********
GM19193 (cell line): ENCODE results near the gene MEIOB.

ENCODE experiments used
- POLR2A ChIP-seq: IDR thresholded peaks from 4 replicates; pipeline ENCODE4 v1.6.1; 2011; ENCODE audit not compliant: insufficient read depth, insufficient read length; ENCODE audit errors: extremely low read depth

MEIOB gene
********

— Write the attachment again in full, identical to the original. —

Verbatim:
GM19193 (cell line): ENCODE results near the gene MEIOB.

ENCODE experiments used
- POLR2A ChIP-seq: IDR thresholded peaks from 4 replicates; pipeline ENCODE4 v1.6.1; 2011; ENCODE audit not compliant: insufficient read depth, insufficient read length; ENCODE audit errors: extremely low read depth

MEIOB gene